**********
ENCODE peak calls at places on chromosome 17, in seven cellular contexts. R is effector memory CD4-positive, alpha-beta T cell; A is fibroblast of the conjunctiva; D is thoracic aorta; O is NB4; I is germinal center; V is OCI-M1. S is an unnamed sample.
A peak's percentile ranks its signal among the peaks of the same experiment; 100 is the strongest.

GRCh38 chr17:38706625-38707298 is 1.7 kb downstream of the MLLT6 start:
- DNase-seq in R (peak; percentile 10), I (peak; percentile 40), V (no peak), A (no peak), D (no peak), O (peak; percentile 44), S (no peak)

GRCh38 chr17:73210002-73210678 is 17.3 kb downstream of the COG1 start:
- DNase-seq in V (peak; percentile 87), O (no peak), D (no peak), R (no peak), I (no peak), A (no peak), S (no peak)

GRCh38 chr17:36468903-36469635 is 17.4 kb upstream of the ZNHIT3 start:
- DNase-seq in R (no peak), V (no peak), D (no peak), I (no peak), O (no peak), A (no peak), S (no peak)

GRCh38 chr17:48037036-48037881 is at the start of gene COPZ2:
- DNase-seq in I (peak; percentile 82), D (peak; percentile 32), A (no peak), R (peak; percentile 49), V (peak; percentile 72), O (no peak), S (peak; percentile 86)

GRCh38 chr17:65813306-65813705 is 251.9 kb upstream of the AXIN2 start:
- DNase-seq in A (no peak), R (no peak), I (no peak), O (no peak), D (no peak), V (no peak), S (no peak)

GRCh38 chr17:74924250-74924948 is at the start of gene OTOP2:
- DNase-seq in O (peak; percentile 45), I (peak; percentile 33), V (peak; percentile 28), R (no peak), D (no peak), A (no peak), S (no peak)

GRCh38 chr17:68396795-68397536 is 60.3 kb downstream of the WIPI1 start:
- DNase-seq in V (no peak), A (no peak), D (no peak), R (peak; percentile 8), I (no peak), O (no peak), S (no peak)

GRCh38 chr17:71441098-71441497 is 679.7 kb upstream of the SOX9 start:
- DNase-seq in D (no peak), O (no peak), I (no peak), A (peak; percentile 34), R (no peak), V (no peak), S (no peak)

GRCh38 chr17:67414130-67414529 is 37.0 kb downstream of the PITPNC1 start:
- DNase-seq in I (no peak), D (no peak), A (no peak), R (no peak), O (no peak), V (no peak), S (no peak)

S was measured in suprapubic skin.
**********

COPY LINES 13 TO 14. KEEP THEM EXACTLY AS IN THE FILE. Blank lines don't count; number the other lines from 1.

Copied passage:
GRCh38 chr17:74924250-74924948 is at the start of gene OTOP2:
- DNase-seq in O (peak; percentile 45), I (peak; percentile 33), V (peak; percentile 28), R (no peak), D (no peak), A (no peak), S (no peak)